Law 816: Counseling & Creating a New Entity
Bryan McGann, LLMLE ‘15
Meet your new client—StryveTek. StryveTek is an innovative start-up looking to form a legal entity and get started pursuing the dreams of its founders. They’ve come to you for help. Where do you go from here? Students in Counseling & Creating a New Entity will learn to counsel a new entity from the initial phone call to the preparation of organizational documents. Discussion will cover the variety of legal entities available for business, social enterprise, and philanthropic purposes—corporations, LLCs, and nonprofit corporations—and the several legal disciplines involved in the formation of an entity (e.g., corporate, tax, and securities law). Students will work with real document forms to learn how to get StryveTek up and running!
Law 820-01: Deposition Practice and Strategy
Dan Katz, L ’83
Students will learn the basic nuts and bolts of taking and defending depositions: how to prepare for a deposition, how to formulate effective questions, what objections to raise and when, how to handle difficult witnesses and counsel, etc. Students will also learn how deposition strategy directly impacted the outcome of actual trials handled by Mr. Katz. Active student participation is encouraged.
Law 820-02 & -03: Deposition Practice (two sections)
Lily Farel, L ‘06; Paul Sun, L ‘89
Students will learn the basic nuts and bolts of taking and defending depositions: how to prepare for a deposition, how to formulate effective questions, what objections to raise and when, how to handle difficult witnesses, etc. Students will have the opportunity to participate in interactive deposition exercises focused on question technique, strategy, and content.
Law 822: Hearings Practice
Collin Cox, L ‘01
Students will consider strategies both for when to draft/offer motions in an ongoing litigation matter, and how best to draft and argue such motions in a hearing before a judge. During the course, students will participate in practical mock hearing exercises, with the opportunity for direct feedback on arguments and styles.
Law 825: Practice and Strategic Development of International Transactions: Investment in Latin America
Stuart Berkson and José Meirelles
This course explores the fundamental issues, strategic considerations, and principles inherent in transnational business transactions in Latin America and the role of the international attorney in structuring and implementing such transactions. Class time is devoted to a case study of a merger and acquisition transaction involving the purchase of a Brazilian entity by a US multinational corporation. The process of constructing an "international deal" is analyzed step by step, exploring all phases of the venture. Focus is given to recognizing and anticipating potential areas of conflict and evaluating the appropriate and legally viable measures available to address these issues.
Law 832: Internal Investigations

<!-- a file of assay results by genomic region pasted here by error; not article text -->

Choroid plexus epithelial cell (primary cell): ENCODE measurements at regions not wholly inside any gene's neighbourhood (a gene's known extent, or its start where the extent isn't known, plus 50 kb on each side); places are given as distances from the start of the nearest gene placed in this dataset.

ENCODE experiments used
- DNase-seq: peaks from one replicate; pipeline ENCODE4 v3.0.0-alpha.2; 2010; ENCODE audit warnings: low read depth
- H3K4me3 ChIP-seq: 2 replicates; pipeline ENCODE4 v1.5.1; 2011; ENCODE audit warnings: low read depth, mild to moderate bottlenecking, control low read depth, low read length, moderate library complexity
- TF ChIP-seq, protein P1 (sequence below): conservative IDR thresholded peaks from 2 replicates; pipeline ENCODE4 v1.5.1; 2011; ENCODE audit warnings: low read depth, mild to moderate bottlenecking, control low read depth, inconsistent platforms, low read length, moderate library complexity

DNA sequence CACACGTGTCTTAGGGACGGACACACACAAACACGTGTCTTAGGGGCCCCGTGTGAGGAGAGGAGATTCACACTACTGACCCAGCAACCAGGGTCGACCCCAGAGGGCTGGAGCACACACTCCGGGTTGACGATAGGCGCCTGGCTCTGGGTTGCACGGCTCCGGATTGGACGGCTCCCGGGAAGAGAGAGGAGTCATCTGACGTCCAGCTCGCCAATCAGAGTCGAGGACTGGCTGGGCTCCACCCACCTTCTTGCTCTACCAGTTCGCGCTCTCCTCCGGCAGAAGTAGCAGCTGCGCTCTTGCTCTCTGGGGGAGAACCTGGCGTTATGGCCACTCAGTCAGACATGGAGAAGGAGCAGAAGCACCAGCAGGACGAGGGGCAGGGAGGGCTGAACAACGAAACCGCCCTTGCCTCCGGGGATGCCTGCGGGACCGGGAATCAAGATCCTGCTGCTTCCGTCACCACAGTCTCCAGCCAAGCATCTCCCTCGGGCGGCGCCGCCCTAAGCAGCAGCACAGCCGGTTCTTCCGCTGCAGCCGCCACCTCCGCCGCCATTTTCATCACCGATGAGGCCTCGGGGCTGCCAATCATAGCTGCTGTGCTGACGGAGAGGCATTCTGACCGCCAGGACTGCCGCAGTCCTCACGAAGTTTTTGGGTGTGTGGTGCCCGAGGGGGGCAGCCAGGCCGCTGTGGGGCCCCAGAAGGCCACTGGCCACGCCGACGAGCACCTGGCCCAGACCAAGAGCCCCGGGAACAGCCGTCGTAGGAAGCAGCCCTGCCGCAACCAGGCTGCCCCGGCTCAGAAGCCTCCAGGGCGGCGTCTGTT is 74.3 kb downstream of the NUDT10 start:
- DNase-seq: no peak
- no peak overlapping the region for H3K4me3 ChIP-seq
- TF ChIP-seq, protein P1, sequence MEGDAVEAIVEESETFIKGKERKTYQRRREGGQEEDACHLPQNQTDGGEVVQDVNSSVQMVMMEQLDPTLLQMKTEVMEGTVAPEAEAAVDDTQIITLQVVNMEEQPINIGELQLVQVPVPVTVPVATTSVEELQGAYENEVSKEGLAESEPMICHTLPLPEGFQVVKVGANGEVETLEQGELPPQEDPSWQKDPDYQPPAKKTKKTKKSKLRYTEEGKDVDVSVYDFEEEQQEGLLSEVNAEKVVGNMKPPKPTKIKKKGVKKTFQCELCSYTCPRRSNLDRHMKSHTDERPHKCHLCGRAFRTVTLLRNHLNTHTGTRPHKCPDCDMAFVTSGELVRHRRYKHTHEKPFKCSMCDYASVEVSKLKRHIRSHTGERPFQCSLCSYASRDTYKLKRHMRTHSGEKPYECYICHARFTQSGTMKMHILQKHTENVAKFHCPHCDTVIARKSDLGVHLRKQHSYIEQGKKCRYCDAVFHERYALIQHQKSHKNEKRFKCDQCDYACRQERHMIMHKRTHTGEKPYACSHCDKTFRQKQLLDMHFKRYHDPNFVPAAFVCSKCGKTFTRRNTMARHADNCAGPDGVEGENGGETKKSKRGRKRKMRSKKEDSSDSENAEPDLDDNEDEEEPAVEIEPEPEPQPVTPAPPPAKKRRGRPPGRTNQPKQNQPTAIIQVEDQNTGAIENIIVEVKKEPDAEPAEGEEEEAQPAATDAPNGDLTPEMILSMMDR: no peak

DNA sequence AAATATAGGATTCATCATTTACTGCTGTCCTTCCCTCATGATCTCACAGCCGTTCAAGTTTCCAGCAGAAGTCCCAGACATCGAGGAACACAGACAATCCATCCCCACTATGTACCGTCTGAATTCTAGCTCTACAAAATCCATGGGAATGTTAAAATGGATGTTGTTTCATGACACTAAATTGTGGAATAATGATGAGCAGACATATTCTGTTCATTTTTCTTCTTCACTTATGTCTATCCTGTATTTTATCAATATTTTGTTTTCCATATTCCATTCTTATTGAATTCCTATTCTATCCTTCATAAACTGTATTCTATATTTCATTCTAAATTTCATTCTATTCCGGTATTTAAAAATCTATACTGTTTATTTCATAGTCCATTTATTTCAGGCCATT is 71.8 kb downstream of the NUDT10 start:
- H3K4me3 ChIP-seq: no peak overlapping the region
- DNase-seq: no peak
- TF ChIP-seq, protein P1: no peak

Valecia McDowell, L ‘98
Students will study the range of legal and practical issues in the conduct of in-house investigations of potential illegal conduct by corporate employees and officers. Students will participate in simulated exercises involving interviews of company employees in the course of a hypothetical investigation.
Law 837: Legal and Policy Aspects of U.S. Civil-Military Relations
Maj. Gen. Charles J. Dunlap, Jr., USAF (Ret.)
The seminar will address the Constitutional and statutory structure of U.S. civil-military relations, as well as contemporary issues relating to the role of the armed forces in policy debates, politics, and social issues. In addition, it will examine case studies that illustrate the tensions that can arise between the armed forces and the civilian leadership in a variety of circumstances. Methodologies and approaches for ensuring productive civil-military relations will also be discussed.
Law 844: The Counselor and the Client: The Corporate Context
Professor Erika Buell; William Curtin T ‘92; Will Yavinsky, T ‘05
This course is designed to introduce first-year JD students to the commercial, regulatory and institutional environment of contemporary business transactions, and the role of attorneys in advising and facilitating those transactions. Students will gain an understanding of the mechanisms, processes and personalities that accompany everyday commercial transactions and will be acquainted with the vocabulary used in business and other organizations. The purpose of the course is to provide a greater understanding of the business context in which lawyers function. The course is intended for all students whatever their ultimate focus and is not designed particularly for students who intend to practice corporate law. Given its introductory nature, first-year students taking Business Associations during the Spring 2021 should not take this course.
Law 846: Compliance with the Foreign Corrupt Practices Act (FCPA)
Suzanne Katzenstein and Brian Zuercher